Exploiting Physical Interactions to Increase the Understanding of Dynamics and Environment Properties for Enhanced Autonomy

Exploiting Physical Interactions to Increase the Understanding of Dynamics and Environment Properties for Enhanced Autonomy

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Junbin Yuan and Wenshan Wang

Exploiting Physical Interactions to Increase the Understanding of Dynamics and Environment Properties for Enhanced Autonomy


The mobility of autonomous robots is still limited especially in real-world offroad terrain (as shown in the videos). We propose to enhance the autonomy of intelligent robots by actively learning the physical common sense and dynamic models of complex objects. This will enable these robots to automatically identify, understand and avoid difficult situations in adversarial environments, by learning physical models and robust skills in unstructured environments.

Objectives

In particular, we will focus on

  • Learning persistent 3D feature representations and intuitive physical models of objects and scenes through embodied observation

  • Learning dynamic models based on persistent 3D visual feature representations and hierarchical prediction through active interaction;

  • Creating robust and safe planning methods for autonomous mobile robots based on learned 3D representations and physics models. These aims will be tightly integrated into a coherent system that will be evaluated with a series of simulations as well as field experiments of increasing complexity.

This project will significantly advance scientific knowledge in machine learning (active learning, self-supervised learning, multi-modal learning, hierarchical reinforcement learning) and robotics (navigation, obstacle avoidance, model-based control). In practice, it will push the limits of robot mobility in adversarial environments, and enable them to enter more difficult types of terrain.

Specifically, we will focus on the following three objectives that address key barriers for robust autonomy:

  • Learning by observation: Learning persistent 3D feature representations and intuitive physical models of objects and scenes through embodied observation.

  • Learning by interaction:Learning action-conditioned dynamic models based on persistent 3D visual feature representations and hierarchical prediction through active interaction.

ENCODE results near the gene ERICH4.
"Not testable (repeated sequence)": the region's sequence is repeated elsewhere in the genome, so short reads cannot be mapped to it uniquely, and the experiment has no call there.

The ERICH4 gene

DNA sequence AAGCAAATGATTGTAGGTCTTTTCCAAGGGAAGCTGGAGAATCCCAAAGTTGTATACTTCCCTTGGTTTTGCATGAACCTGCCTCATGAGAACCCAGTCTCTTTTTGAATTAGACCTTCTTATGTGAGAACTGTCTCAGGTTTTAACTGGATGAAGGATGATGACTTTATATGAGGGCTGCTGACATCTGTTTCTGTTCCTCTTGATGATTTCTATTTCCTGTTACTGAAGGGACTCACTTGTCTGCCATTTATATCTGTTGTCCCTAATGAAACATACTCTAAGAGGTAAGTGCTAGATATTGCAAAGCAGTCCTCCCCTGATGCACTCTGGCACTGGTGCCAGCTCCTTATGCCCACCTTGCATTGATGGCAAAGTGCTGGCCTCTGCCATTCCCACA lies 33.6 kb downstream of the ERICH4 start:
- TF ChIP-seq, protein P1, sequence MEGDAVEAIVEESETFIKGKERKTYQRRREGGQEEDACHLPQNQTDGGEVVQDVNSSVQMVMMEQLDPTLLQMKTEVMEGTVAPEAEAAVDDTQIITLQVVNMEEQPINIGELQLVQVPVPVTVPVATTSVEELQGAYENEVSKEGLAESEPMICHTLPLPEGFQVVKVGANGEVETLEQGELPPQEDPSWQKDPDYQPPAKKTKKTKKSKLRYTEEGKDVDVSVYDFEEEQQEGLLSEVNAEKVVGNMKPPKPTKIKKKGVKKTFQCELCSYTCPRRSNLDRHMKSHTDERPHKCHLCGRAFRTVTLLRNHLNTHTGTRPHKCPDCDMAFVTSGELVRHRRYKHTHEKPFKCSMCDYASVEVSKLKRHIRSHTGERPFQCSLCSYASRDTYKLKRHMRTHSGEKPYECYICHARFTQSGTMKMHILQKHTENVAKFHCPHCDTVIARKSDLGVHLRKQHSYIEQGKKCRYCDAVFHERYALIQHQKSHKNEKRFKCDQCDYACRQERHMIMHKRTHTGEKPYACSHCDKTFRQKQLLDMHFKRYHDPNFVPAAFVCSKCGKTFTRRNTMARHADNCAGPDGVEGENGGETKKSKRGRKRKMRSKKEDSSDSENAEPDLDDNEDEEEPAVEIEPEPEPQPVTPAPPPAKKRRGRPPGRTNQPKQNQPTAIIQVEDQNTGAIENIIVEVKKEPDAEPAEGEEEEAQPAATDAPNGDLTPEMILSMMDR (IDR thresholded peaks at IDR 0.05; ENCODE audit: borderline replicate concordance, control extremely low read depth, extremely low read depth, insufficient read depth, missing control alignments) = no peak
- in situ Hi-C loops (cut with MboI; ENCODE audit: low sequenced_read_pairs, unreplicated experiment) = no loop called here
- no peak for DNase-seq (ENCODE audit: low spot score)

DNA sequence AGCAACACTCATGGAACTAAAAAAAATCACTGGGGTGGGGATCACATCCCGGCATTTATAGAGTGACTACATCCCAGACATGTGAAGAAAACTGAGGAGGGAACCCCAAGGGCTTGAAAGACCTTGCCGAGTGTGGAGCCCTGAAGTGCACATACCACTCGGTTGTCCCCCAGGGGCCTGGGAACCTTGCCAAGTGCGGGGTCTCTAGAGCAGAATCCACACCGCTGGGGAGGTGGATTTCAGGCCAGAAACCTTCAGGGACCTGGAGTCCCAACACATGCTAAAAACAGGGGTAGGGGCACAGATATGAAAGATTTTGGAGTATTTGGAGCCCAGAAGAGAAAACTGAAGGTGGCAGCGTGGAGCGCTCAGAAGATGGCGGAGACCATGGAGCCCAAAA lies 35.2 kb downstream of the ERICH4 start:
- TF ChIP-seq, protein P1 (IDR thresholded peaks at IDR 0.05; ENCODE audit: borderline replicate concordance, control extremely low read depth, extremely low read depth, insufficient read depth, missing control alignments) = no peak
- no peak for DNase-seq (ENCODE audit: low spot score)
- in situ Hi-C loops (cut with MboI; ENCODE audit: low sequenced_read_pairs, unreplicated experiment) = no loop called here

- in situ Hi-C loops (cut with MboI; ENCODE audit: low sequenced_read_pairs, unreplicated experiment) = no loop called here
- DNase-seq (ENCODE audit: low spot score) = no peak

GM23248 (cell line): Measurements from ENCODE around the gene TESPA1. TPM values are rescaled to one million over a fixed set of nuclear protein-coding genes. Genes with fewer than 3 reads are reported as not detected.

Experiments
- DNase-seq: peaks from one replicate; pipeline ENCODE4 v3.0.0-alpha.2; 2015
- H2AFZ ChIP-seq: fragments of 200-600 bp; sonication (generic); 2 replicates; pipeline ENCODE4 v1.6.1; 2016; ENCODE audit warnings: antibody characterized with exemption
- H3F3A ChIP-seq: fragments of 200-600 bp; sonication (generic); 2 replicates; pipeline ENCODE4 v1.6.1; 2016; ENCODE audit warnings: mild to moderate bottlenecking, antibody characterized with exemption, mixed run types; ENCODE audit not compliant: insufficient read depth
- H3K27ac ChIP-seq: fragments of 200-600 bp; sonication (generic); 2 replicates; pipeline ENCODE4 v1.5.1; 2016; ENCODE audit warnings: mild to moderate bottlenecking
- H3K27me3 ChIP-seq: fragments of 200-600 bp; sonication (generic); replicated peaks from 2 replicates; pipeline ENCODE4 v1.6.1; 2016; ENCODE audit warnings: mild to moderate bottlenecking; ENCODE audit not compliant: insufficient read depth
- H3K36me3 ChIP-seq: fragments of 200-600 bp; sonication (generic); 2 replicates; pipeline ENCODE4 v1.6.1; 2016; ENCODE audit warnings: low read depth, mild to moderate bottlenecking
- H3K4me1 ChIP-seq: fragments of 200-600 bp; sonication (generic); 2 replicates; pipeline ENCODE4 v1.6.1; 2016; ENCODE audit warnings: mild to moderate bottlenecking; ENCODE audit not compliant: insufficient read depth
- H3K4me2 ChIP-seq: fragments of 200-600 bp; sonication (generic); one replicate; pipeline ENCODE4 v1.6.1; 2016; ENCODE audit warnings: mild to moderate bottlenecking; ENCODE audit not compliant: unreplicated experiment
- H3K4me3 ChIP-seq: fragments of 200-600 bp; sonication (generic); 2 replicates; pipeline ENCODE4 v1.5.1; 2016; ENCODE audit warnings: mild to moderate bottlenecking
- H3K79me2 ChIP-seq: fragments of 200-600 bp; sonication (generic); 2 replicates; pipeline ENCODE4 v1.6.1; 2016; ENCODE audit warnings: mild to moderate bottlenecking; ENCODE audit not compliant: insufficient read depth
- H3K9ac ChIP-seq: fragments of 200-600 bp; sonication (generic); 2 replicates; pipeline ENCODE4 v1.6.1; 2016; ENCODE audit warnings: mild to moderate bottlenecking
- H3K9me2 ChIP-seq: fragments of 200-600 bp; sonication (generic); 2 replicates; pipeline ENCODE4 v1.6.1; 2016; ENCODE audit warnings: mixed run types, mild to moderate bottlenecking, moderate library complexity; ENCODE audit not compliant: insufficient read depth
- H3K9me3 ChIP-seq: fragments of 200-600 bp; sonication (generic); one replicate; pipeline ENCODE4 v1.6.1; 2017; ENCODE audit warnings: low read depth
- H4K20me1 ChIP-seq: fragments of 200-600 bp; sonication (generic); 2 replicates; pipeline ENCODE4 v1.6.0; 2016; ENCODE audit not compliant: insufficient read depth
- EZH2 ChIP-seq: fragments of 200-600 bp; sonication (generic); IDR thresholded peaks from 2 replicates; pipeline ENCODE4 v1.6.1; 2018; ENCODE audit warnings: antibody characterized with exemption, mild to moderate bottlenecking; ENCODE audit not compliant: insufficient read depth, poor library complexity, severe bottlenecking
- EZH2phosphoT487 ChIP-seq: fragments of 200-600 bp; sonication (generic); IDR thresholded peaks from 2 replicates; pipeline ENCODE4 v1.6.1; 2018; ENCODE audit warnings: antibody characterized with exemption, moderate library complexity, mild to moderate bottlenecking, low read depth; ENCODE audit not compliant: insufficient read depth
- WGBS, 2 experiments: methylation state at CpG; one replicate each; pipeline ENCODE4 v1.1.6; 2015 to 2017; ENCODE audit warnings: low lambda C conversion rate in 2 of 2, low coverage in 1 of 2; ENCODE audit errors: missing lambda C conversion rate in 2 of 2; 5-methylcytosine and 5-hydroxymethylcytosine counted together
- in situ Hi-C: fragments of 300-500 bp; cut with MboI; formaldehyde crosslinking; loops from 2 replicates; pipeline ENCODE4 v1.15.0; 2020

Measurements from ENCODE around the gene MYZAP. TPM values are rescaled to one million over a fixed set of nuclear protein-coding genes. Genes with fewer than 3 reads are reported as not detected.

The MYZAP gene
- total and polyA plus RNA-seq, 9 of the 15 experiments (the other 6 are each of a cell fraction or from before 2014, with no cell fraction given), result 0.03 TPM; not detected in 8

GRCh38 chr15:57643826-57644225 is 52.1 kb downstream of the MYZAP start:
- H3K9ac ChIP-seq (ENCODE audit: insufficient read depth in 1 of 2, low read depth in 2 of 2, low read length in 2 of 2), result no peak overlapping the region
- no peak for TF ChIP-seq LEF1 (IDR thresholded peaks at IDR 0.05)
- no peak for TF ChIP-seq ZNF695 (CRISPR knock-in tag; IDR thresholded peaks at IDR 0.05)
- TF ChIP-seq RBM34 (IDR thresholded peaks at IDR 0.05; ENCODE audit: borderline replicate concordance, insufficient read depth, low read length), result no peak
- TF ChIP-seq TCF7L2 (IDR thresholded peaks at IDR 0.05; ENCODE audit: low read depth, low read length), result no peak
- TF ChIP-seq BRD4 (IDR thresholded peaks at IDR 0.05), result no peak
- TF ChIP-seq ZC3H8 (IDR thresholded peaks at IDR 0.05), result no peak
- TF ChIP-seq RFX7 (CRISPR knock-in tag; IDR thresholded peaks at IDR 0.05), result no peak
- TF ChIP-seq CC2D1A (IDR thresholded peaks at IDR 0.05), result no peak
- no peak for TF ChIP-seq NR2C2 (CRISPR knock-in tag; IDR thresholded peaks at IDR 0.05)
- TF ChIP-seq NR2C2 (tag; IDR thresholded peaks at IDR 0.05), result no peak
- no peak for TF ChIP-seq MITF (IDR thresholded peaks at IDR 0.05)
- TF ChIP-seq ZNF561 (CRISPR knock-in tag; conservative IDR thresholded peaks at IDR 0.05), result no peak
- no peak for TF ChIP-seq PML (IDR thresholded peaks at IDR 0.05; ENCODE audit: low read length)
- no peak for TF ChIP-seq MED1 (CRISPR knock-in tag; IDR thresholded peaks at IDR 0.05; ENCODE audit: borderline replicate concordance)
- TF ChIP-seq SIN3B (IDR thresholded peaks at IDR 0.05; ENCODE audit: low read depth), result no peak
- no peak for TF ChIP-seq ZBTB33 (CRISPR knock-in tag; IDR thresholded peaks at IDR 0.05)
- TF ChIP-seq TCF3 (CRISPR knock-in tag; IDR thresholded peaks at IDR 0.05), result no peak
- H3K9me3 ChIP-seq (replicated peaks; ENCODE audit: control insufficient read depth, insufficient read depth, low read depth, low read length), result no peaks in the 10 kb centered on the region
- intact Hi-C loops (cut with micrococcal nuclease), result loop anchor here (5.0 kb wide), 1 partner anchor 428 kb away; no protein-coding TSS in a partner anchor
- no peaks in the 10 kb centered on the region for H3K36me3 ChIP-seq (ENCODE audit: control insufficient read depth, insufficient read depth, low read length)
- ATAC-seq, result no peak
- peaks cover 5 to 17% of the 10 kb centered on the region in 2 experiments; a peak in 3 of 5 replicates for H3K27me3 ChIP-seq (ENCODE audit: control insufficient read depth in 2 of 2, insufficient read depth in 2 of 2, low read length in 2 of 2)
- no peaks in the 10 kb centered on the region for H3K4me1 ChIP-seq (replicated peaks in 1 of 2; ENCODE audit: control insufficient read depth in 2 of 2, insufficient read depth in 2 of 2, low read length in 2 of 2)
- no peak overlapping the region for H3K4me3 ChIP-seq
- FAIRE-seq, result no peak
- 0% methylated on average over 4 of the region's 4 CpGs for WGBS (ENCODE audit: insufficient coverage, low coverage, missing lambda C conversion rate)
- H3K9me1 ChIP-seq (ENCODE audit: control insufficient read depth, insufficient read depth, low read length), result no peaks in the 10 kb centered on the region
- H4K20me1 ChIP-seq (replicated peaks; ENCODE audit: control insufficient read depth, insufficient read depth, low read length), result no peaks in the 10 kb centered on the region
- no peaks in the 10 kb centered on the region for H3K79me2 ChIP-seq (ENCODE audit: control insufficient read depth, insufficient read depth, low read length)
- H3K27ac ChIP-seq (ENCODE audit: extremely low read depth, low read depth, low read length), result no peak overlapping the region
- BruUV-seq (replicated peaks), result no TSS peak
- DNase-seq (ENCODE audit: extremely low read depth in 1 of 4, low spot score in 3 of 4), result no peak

• Planning with learned representations and physics models: Creating robust and safe planning methods for autonomous mobile robots based on the learned 3D representations and physics models as well as choosing information gathering actions (active learning).

three key aims
The three key aims of this project. Using photo-realistic and physically correct simulation (supervised) and real-life (self-supervised, and unsupervised) observations and interactions are made. Those data are used to update the models and plan the next actions. The plans are actively exploring to improve the models in addition to achieving the desired goal (active learning).

Approaches

  • Similar to how a child starts to perceive and build a model of the world, we aim to learn the basic concept of intuitive physics. In particular, we will learn the concept of objects by moving and observing them in the environment. Based on encoding the visual input into a persistent 3D feature representation using GRNNs one can detect 3D objects.
app1
  • We will consider utilizing hierarchical models to make more precise and long-term prediction. More importantly, we will show how to generalize our approach from simulation to the real world, while minimizing the amount of required labeled data and to minimize the number of interactions required

  • We propose a novel HRL framework, that allows the robot to learn from its past experience and expert demonstration within the same framework. The hierarchical physical models learned in Section 5.2 allow us to perform RL at multiple levels. The low level RL handles short-term goals reactively, while the high level RL plans in an abstract space for long-term goals. As the learning proceeds, the robot continually learns to solve new tasks and distill new skills (temporal abstraction of actions).

Project Members

  • Wenshan Wang
  • Katerina Fragkiadaki
  • Max Yin
  • Xian Zhou
  • Sebastian Scherer
Learning, Perception

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